Updated Jan 19, 2018

The Medicare drug policy war between pharma and insurers

Patients are paying more out of their pockets for drugs. Photo: Jeffrey Greenberg / UIG via Getty Images

Health insurers and pharmacy benefit managers are blasting a proposed federal policy that would lower what patients pay out of pocket when they pick up their prescriptions, saying it coddles the pharmaceutical industry. But drug companies are firing back, accusing insurers and PBMs of keeping larger drug discounts for themselves and screwing over consumers in the process.

Get smart: Patients are caught in the middle of yet another health care industry gunfight.

The Centers for Medicare & Medicaid Services received more than 1,600 comments on a proposed rule that would make major changes to Medicare Advantage and the Medicare Part D drug program. One of the most contentious suggestions would mandate a certain amount of drug company rebates be applied to what people pay at the point of sale at pharmacies.

  • The issue: Say a drug has a list price of $1,000, and an insurer or PBM negotiates that down to $500. However, consumers have to pay coinsurance rates and deductibles based on the $1,000 list price, not the discounted amount. This has led to price shock for many people picking up their prescriptions, and more people are having trouble affording their medicines.
  • The federal government asked whether it would be a good idea to require insurers and PBMs that sell Medicare Part D plans to use a portion of those negotiated drug rebates to lower what people pay at the pharmacy counter.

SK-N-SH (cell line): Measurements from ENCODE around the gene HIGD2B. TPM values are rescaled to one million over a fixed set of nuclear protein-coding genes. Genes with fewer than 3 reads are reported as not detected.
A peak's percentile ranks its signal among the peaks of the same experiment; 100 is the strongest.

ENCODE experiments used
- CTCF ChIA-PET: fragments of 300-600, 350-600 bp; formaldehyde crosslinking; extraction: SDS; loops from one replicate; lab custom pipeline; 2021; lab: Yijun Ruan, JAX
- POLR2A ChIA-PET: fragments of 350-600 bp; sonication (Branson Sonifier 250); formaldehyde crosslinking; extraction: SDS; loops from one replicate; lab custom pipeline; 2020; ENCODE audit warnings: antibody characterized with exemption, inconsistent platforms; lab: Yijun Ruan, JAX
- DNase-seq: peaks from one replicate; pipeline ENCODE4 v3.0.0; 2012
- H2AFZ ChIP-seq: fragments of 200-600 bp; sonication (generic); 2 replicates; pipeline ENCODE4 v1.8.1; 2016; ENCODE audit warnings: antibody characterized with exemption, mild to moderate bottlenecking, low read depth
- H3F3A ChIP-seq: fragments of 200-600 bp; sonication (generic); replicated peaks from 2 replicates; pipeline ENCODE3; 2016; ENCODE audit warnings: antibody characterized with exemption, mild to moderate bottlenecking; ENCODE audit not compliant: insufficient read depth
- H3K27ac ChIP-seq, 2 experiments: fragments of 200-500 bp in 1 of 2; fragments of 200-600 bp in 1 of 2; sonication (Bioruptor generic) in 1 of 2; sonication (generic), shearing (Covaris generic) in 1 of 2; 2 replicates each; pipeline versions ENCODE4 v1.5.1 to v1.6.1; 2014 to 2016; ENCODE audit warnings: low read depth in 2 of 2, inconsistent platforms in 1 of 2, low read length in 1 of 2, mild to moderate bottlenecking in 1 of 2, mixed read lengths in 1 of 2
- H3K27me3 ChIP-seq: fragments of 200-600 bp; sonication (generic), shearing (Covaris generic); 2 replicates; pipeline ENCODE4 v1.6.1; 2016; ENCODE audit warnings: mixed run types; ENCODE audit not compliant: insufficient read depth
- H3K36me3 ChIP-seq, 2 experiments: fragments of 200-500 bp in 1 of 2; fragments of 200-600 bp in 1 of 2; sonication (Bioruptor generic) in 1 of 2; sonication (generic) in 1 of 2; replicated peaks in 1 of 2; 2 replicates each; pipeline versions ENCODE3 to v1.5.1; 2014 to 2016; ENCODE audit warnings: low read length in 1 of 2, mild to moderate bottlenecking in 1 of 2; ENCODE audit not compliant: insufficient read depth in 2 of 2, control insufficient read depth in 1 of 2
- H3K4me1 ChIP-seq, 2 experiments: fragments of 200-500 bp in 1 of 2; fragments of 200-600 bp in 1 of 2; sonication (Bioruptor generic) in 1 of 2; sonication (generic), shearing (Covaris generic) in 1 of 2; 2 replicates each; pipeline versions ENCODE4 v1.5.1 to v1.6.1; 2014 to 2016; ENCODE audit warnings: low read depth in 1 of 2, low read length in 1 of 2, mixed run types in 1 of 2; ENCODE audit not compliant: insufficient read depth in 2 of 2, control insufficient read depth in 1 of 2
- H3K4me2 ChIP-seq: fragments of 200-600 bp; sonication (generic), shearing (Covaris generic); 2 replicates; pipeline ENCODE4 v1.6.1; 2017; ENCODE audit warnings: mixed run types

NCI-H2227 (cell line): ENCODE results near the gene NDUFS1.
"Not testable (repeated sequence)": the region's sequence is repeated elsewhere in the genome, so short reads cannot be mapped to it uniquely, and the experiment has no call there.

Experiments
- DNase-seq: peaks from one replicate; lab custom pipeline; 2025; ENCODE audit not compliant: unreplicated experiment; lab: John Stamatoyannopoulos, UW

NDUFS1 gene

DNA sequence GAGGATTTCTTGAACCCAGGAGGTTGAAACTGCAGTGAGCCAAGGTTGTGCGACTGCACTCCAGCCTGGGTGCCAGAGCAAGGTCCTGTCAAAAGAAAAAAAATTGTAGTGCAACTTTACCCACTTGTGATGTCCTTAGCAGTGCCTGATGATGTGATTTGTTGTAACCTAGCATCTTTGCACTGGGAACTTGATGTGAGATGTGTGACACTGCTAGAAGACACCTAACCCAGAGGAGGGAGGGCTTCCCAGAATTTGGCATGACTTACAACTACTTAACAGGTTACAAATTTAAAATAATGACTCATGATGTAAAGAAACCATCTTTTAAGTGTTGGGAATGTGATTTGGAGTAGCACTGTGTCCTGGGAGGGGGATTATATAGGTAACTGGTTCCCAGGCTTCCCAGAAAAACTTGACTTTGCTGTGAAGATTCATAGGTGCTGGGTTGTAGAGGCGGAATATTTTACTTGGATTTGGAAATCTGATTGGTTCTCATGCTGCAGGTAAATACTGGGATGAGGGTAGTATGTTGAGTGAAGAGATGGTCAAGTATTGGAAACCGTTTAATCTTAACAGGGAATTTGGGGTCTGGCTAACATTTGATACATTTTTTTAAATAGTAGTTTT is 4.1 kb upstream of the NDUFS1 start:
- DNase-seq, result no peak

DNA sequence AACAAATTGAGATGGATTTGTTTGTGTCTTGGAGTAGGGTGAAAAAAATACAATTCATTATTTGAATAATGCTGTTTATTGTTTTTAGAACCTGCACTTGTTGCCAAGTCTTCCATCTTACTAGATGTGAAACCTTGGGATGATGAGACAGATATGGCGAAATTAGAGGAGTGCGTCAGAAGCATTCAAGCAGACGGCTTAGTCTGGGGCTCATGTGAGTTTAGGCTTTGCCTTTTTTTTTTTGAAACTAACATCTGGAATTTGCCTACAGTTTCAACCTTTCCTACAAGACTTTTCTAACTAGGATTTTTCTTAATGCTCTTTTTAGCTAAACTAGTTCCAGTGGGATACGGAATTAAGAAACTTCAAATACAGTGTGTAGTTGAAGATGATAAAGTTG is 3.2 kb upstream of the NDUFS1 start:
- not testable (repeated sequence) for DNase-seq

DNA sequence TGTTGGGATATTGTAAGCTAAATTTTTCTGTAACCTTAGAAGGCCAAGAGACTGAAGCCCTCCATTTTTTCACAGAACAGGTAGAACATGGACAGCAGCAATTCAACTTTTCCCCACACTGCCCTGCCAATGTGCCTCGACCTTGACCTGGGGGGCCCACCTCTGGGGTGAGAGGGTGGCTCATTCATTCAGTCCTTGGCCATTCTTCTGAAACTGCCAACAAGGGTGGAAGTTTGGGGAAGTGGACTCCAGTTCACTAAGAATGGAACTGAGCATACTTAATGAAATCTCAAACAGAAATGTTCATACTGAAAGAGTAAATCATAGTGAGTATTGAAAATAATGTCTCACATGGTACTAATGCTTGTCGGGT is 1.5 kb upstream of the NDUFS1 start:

Behind the curtain: The insurance and pharmacy benefit management industries are up in arms, and have no qualms about attacking drug makers. Insurers and PBMs keep some of the drug rebates for themselves, but they say those savings also go toward lowering insurance premiums.

  • If they are forced to use rebates to lower consumers' out-of-pocket costs, they will raise premiums in response, which will waste taxpayer money that funds Medicare Part D, according to lobbying groups and companies.
  • America's Health Insurance Plans and other insurer groups said the policy doesn't address the "root cause" of skyrocketing drug costs: "excessive list prices for drugs and excessive price increases that are set solely by and fully within the control of manufacturers."
  • It may encourage a race to the bottom among drug companies and make it easier for them to scale back their rebates, according to Express Scripts, one of the largest PBMs in the country.
  • The Pharmaceutical Care Management Association, which lobbies on behalf of PBMs, argued such a proposal violates trade secrets law.
  • Aetna, CVS Health and UnitedHealth Group all bashed the policy, too. Aetna said drug companies would reap twice as much in savings over consumers.
  • The Pharmaceutical Research and Manufacturers of America did its own math and said pushing rebates to the point of sale would save Medicare and consumers money, but admitted premiums would go up.

Between the lines: Both sides catch parts of the truth, which is best summarized by the independent Medicare Payment Advisory Commission. The policy would do nothing to lower the sticker price of drugs, and it would lead to higher drug premiums for seniors and disabled people. But health plans and PBMs profit a lot from the current setup, and the secretive nature of drug rebates keeps patients in the dark.

There's no signal or guarantee the federal proposal would move the needle on Medicare's drug affordability.

The bottom line: While the various health care camps fight to either keep the status quo or push for vested interests, drug prices continue to hammer the wallets of Medicare patients who need their medications.

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